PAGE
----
“(e) Safe harbor for annuity selection.—

“(1) IN GENERAL.—With respect to the selection of an insurer and a guaranteed retirement income contract, the requirements of subsection (a)(1)(B) will be deemed to be satisfied if a fiduciary—

“(A) engages in an objective, thorough, and analytical search for the purpose of identifying insurers from which to purchase such contracts;

“(B) with respect to each insurer identified under subparagraph (A)—

“(i) considers the financial capability of such insurer to satisfy its obligations under the guaranteed retirement income contract; and

“(ii) considers the cost (including fees and commissions) of the guaranteed retirement income contract offered by the insurer in relation to the benefits and product features of the contract and administrative services to be provided under such contract; and

“(C) on the basis of such consideration, concludes that—

“(i) at the time of the selection, the insurer is financially capable of satisfying its obligations under the guaranteed retirement income contract; and

“(ii) the relative cost of the selected guaranteed retirement income contract as described in subparagraph (B)(ii) is reasonable.

“(2) FINANCIAL CAPABILITY OF THE INSURER.—A fiduciary will be deemed to satisfy the requirements of paragraphs (1)(B)(i) and (1)(C)(i) if—

“(A) the fiduciary obtains written representations from the insurer that—

“(i) the insurer is licensed to offer guaranteed retirement income contracts;

“(ii) the insurer, at the time of selection and for each of the immediately preceding 7 plan years—

“(I) operates under a certificate of authority from the insurance commissioner of its domiciliary State which has not been revoked or suspended;

“(II) has filed audited financial statements in accordance with the laws of its domiciliary State under applicable statutory accounting principles;

“(III) maintains (and has maintained) reserves which satisfies all the statutory requirements of all States where the insurer does business; and

“(IV) is not operating under an order of supervision, rehabilitation, or liquidation;

“(iii) the insurer undergoes, at least every 5 years, a financial examination (within the meaning of the law of its domiciliary State) by the insurance commissioner of the domiciliary State (or representative, designee, or other party approved by such commissioner); and

“(iv) the insurer will notify the fiduciary of any change in circumstances occurring after the provision of the representations in clauses (i), (ii), and (iii) which would preclude the insurer from making such representations at the time of issuance of the guaranteed retirement income contract, the insurer shall notify the fiduciary, in advance of the issuance of any guaranteed retirement income contract; and

“(B) after receiving such representations and as of the time of selection, the fiduciary has not received any notice described in subparagraph (A)(iv) and is in possession of no other information which would cause the fiduciary to question the representations provided.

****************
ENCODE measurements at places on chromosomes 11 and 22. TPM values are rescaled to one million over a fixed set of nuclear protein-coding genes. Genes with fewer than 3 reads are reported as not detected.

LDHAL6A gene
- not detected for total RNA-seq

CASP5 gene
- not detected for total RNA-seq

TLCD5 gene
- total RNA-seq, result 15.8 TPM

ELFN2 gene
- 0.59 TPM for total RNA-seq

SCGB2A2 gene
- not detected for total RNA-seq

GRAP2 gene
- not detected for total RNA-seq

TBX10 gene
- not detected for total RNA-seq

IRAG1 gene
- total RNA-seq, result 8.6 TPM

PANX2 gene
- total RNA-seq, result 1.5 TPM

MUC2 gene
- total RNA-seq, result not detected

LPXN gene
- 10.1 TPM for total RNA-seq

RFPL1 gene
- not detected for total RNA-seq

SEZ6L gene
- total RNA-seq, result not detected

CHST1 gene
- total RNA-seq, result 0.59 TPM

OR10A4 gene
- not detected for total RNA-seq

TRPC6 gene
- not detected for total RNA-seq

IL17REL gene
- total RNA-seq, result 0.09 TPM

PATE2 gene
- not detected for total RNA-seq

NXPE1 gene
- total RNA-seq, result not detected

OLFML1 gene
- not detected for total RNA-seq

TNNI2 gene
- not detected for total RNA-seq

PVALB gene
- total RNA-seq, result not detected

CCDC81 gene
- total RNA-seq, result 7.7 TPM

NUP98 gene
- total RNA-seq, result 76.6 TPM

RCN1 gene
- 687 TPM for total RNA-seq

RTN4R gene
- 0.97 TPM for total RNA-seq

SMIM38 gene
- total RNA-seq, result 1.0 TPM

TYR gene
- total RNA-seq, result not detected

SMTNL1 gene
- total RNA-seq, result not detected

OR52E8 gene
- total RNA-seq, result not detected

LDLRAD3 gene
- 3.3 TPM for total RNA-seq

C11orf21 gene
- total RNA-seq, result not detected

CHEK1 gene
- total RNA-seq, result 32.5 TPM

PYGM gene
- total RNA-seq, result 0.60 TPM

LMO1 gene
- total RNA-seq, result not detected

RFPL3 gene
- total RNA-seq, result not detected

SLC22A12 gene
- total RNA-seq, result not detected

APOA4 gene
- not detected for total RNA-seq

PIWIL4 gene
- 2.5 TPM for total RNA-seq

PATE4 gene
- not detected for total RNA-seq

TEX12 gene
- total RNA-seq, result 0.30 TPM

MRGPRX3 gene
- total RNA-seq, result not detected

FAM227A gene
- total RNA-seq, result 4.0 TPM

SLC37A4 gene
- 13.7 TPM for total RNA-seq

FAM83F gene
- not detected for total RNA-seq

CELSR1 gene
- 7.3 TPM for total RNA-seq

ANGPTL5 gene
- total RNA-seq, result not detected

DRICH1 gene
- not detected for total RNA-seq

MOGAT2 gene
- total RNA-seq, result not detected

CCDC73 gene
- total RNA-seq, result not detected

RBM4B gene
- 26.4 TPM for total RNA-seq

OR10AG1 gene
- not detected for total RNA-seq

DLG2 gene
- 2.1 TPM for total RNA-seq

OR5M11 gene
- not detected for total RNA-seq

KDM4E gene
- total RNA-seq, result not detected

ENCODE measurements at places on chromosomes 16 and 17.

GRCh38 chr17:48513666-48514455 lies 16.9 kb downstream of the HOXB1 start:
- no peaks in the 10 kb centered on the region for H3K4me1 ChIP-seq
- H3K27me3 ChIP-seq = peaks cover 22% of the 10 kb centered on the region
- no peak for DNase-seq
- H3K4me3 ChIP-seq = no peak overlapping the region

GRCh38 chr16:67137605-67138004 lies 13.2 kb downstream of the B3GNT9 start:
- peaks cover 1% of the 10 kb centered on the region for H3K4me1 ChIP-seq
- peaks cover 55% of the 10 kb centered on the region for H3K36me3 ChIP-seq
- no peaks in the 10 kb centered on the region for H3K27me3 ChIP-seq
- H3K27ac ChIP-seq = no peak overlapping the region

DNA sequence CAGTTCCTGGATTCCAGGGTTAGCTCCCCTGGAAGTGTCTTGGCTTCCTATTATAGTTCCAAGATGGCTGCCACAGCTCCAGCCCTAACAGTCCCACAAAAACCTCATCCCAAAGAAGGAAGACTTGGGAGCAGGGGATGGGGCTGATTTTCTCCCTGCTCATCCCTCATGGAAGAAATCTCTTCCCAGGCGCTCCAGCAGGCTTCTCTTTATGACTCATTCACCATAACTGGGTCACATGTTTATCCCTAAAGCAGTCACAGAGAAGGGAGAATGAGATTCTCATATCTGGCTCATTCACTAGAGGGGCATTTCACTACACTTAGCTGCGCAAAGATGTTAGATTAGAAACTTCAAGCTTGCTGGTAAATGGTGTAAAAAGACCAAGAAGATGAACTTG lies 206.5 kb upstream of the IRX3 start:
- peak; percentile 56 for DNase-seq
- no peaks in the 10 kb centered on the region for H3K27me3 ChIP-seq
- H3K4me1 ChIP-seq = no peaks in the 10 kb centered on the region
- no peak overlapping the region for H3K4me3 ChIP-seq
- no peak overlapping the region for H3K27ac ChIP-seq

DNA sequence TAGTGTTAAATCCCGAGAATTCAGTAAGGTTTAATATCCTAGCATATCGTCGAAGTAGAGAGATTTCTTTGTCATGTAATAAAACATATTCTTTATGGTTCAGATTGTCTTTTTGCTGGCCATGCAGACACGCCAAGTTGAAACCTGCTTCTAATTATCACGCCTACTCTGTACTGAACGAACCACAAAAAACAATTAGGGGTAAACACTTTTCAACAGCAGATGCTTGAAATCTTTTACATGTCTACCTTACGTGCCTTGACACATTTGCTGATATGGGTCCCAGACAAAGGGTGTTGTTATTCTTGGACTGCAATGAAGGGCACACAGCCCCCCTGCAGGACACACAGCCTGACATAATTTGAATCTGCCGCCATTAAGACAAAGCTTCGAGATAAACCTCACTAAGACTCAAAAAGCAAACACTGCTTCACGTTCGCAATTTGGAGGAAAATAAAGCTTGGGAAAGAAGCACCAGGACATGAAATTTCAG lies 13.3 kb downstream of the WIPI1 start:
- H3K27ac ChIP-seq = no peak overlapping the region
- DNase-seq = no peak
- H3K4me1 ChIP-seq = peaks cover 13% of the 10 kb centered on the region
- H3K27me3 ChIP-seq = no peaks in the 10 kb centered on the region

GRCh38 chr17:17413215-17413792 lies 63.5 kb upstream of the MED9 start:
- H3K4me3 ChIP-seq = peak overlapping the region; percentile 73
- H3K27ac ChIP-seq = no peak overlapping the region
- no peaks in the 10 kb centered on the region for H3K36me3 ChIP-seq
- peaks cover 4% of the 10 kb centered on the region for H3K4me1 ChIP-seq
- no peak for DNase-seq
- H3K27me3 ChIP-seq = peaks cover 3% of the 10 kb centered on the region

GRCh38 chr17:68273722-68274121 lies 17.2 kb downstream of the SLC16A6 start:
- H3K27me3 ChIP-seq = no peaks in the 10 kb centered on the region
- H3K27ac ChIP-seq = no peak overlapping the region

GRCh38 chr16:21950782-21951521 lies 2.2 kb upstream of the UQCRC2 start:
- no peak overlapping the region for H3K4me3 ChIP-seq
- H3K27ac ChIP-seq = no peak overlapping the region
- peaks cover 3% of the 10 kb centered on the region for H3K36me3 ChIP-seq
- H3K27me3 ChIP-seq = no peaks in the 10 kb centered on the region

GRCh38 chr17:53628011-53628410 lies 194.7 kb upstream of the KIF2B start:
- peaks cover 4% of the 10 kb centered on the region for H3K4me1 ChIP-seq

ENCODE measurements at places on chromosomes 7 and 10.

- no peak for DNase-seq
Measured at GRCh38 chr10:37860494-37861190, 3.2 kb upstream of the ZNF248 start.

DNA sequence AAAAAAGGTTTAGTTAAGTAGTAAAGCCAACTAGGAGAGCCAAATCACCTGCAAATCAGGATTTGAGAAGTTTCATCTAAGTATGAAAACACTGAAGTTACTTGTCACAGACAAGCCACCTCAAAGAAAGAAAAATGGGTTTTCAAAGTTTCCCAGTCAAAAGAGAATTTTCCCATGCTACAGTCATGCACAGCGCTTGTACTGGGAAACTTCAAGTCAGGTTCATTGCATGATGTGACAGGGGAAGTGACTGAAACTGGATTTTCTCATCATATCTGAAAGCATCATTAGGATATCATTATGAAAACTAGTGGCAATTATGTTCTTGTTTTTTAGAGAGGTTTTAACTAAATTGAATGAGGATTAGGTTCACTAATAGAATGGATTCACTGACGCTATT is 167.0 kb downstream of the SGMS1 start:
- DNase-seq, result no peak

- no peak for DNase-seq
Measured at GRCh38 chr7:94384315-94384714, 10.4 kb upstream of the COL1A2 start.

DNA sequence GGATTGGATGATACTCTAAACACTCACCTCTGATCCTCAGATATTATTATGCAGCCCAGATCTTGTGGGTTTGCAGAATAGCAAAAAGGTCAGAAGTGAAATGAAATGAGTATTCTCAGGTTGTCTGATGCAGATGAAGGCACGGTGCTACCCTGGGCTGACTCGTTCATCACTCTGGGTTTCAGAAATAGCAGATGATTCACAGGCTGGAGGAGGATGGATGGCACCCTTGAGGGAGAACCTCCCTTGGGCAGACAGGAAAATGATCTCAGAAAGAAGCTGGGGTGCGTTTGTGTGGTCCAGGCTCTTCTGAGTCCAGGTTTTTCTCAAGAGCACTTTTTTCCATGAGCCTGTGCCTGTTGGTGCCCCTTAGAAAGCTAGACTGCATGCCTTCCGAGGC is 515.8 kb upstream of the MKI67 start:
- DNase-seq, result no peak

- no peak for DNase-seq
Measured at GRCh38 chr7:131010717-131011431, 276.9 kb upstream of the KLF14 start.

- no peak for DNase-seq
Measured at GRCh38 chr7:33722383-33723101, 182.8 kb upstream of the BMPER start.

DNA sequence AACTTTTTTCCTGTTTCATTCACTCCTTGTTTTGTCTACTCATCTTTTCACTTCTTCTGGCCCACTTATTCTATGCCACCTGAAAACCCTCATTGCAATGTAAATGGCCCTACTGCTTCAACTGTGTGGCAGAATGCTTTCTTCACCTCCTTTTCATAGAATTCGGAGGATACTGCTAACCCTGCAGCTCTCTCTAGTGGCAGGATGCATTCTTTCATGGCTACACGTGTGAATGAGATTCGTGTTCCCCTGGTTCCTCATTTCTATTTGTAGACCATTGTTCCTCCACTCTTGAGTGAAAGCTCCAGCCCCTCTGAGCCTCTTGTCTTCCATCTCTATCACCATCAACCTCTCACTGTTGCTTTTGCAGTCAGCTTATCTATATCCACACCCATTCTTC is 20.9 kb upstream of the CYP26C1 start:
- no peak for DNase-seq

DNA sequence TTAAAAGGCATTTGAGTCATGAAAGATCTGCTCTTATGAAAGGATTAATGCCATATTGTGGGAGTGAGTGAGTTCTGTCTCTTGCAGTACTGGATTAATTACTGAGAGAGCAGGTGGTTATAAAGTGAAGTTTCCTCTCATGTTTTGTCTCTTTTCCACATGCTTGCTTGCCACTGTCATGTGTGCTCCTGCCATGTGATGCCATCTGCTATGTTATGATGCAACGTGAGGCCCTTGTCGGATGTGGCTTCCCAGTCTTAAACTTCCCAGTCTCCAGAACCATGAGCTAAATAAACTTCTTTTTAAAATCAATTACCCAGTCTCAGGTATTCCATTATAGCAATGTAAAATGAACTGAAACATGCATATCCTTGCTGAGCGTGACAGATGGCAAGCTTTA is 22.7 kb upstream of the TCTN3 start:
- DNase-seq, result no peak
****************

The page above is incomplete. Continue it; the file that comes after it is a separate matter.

“(3) NO REQUIREMENT TO SELECT LOWEST COST.—Nothing in this subsection shall be construed to require a fiduciary to select the lowest cost contract. A fiduciary may consider the value of a contract, including features and benefits of the contract and attributes of the insurer (including, without limitation, the issuer’s financial strength) in conjunction with the cost of the contract.

“(4) TIME OF SELECTION.—

“(A) IN GENERAL.—For purposes of this subsection, the ‘time of selection’ is—

“(i) the time that the insurer and the contract are selected for distribution of benefits to a specific participant or beneficiary; or

“(ii) if the fiduciary periodically reviews the continuing appropriateness of the conclusion described in paragraph (1)(C) with respect to a selected insurer, taking into account the considerations described in such paragraph, the time that the insurer and the contract are selected to provide benefits at future dates to participants or beneficiaries under the plan.

Nothing in the preceding sentence shall be construed to require the fiduciary to review the appropriateness of a selection after the purchase of a contract for a participant or beneficiary.

“(B) PERIODIC REVIEW.—A fiduciary will be deemed to have conducted the periodic review described in subparagraph (A)(ii) if the fiduciary obtains the written representations described in clauses (i), (ii), and (iii) of paragraph (2)(A) from the insurer on an annual basis, unless the fiduciary receives any notice described in paragraph (2)(A)(iv) or otherwise becomes aware of facts that would cause the fiduciary to question such representations.

“(5) LIMITED LIABILITY.—A fiduciary which satisfies the requirements of this subsection shall not be liable following the distribution of any benefit or the investment by or on behalf of a participant or beneficiary pursuant to the selected guaranteed retirement income contract for any losses that may result to the participant or beneficiary due to an insurer’s inability to satisfy its financial obligations under the terms of such contract.

“(6) DEFINITIONS.—For purposes of this subsection—

“(A) INSURER.—The term ‘insurer’ means an insurance company, insurance service, or insurance organization, including affiliates of such companies.

“(B) GUARANTEED RETIREMENT INCOME CONTRACT.—The term ‘guaranteed retirement income contract’ means an annuity contract for a fixed term or a contract (or provision or feature thereof) which provides guaranteed benefits annually (or more frequently) for at least the remainder of the life of the participant or the joint lives of the participant and the participant’s designated beneficiary as part of an individual account plan.”.